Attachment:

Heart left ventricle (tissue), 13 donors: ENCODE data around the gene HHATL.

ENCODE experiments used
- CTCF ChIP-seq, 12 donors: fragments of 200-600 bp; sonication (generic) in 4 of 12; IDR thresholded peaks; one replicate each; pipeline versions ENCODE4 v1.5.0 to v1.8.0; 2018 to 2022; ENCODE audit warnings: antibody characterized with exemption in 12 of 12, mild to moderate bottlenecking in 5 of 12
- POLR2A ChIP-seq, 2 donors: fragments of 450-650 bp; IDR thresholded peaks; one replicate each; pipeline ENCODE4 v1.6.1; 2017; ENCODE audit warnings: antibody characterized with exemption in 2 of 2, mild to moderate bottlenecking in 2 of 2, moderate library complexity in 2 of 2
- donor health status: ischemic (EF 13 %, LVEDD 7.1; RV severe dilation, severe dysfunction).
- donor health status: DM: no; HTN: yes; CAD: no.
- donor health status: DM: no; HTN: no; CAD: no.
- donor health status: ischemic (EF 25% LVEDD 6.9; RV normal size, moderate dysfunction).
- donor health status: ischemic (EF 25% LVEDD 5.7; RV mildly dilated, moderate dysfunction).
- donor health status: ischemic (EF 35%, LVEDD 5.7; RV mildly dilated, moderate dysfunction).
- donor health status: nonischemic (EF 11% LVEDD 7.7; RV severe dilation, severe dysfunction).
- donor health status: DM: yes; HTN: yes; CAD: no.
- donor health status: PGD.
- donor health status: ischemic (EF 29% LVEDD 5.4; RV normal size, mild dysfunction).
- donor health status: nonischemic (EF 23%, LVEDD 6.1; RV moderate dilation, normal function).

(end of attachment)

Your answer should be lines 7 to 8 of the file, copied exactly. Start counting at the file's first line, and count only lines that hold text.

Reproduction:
- donor health status: DM: no; HTN: no; CAD: no.
- donor health status: ischemic (EF 25% LVEDD 6.9; RV normal size, moderate dysfunction).